There were a few more… Bizarre attendees too. As befits the world’s largest state funeral. For one, Khieu Samphan was there. If you don’t know who he is, well, he was the official head of state for the Khmer Rouge, who legally ran Cambodia even though they’d been ousted for being genocidal psychopaths the previous year. (We’ve a few big articles on them), Achille Silvestrini who was a delegate from the Catholic Church. Which surely must have been awkward, when lots of the people around you are heads of state who clamped down on the church. Billy McKee, a founding member of the Provisional Irish Republican Army was also there for… Some reason, I’m sure.

Many leaders of international bodies attended too. The leaders of the Arab League, the European Parliament, the United Nations and more were present. A good few other revolutionary movements besides the IRA had delegations, with Yasser Arafat of the PLO being the most notable, along with Abdullah Öcalan of the Kurdistan People’s Liberation Army. Many international communist parties also sent their own delegations, though as many were pro-Moscow, one has to wonder if they attended out of solidarity with Tito, or for an opportunity to meet with the other attendees.

Tito was ultimately buried in a shallow grave in front of all these foreign dignitaries, then buried for a second time when everyone had left. The reason was firstly to prevent the body from being stolen and secondly, so they could put a massive 9-ton sarcophagus on top without making the world’s largest state funeral look ugly by having to bring a big crane in.

The Aftermath of the World’s Largest State Funeral

Tito's final resting place.

On the 16th of November, 1982, long after the world’s largest state funeral had ended, the funeral site was developed into the ‘Josip Broz Tito Memorial Centre’, which included an earlier established ’25th of May Memorial Museum’ and the ‘House of Flowers’ where Tito’s body was buried. In 1984, the ‘Memorial Collection Building’ put many of Tito’s state gifts on public display for all to see. While the museum complex was shut down as a result of the Yugoslav wars in the 90s, it has since re-opened and is a major tourist attraction.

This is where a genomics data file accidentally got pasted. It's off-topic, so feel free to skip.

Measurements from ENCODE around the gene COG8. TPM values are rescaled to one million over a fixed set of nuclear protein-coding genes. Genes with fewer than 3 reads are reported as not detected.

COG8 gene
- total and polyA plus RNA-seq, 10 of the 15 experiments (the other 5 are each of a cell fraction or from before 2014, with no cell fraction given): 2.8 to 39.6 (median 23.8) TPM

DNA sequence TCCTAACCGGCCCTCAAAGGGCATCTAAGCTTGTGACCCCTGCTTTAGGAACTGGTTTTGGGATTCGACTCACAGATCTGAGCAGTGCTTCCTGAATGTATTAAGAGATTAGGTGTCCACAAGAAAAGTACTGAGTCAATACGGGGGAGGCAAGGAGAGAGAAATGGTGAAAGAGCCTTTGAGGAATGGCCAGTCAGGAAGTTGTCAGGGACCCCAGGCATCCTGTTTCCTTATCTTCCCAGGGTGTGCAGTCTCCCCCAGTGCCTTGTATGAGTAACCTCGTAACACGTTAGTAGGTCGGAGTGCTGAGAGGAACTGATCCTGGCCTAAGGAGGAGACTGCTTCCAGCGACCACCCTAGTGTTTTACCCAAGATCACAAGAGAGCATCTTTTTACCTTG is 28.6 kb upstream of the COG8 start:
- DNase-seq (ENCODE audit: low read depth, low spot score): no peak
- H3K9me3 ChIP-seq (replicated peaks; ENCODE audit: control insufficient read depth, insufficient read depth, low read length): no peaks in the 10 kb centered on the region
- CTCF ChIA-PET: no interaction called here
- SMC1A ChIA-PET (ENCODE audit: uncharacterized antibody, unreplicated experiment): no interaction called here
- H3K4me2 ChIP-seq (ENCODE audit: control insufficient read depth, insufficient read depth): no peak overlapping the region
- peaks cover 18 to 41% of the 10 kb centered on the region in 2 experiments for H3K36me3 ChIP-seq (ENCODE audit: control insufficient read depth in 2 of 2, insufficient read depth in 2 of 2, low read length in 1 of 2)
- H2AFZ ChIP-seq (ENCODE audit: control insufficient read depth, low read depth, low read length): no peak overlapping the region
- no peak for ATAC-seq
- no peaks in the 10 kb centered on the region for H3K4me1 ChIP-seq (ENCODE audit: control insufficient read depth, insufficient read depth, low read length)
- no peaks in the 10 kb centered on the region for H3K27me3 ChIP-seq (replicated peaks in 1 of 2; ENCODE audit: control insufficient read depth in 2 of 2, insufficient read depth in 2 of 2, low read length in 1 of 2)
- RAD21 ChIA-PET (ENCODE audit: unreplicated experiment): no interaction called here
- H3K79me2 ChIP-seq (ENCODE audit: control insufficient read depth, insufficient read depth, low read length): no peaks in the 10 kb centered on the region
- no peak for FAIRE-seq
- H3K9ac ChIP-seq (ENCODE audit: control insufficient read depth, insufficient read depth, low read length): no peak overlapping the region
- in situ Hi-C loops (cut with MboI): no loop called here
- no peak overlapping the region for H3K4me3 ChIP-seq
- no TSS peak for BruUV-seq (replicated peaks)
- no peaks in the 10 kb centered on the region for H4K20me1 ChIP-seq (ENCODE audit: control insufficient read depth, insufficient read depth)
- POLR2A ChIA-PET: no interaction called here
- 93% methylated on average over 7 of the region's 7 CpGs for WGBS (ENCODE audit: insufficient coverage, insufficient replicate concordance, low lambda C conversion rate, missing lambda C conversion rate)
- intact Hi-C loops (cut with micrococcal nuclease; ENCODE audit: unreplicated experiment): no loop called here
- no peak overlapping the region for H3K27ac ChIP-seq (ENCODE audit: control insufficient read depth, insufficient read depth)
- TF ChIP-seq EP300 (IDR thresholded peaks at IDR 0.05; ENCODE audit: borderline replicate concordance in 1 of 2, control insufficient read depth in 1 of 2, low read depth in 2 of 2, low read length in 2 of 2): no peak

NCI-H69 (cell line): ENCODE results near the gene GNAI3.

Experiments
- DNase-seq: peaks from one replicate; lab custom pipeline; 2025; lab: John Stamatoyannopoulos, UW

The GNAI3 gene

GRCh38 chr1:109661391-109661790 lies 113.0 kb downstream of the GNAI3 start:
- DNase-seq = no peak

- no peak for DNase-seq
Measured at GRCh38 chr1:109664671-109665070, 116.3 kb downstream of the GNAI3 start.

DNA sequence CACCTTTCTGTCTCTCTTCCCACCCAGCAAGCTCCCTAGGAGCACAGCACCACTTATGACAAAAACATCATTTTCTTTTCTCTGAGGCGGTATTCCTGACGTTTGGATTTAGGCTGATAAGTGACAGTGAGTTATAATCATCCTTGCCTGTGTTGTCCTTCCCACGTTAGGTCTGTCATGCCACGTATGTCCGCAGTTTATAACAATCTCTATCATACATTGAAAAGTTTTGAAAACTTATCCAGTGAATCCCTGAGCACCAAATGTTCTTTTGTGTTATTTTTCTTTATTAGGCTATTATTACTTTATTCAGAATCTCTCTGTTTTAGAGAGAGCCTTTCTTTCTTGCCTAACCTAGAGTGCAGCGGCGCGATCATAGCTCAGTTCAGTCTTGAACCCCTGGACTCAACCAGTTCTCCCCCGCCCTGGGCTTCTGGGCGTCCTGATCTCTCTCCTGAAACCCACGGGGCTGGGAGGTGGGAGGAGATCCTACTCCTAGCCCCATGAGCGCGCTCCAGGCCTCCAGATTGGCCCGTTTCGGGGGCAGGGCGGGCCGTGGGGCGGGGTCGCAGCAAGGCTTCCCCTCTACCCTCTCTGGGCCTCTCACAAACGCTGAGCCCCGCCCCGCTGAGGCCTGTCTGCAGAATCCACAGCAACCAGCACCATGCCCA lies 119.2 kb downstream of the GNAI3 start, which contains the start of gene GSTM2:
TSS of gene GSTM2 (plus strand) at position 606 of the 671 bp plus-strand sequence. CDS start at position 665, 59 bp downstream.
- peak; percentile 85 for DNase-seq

The House of Flowers is so-called because while Yugoslavia was still in existence, the tomb was surrounded by flowers in tribute. Within, a simple marble stone marks Tito’s burial place. And just next to it, the burial place of Tito’s wife who was given a state funeral as late as 2013. Serbia in particular still seems to hold a lot of reverence for Tito and the legacy of the world’s largest state funeral definitely holds strong there.

Yugoslavia has passed into memory now and most of its constituent states aren’t the biggest fans of each-other anymore. Tito may have been lucky to die at the time he did. His economic policy set in motion the inevitable hyperinflation, austerity and economic collapse that buried Yugoslavia by the 1990s. He held back the tide of regional nationalism, but he could only do so for so long. His vision of Yugoslavia never truly survived, but by dying at such a high-point and with others to take the fall for Yugoslavia’s collapse, even those who fought to ruin the country he built may well be private supporters. Something made clear every May 25th, Tito’s birthday, when thousands visit to pay respects.

His legacy is preserved, with one of the jewels of that legacy being that for one gleaming moment, he held claim to the world’s largest state funeral.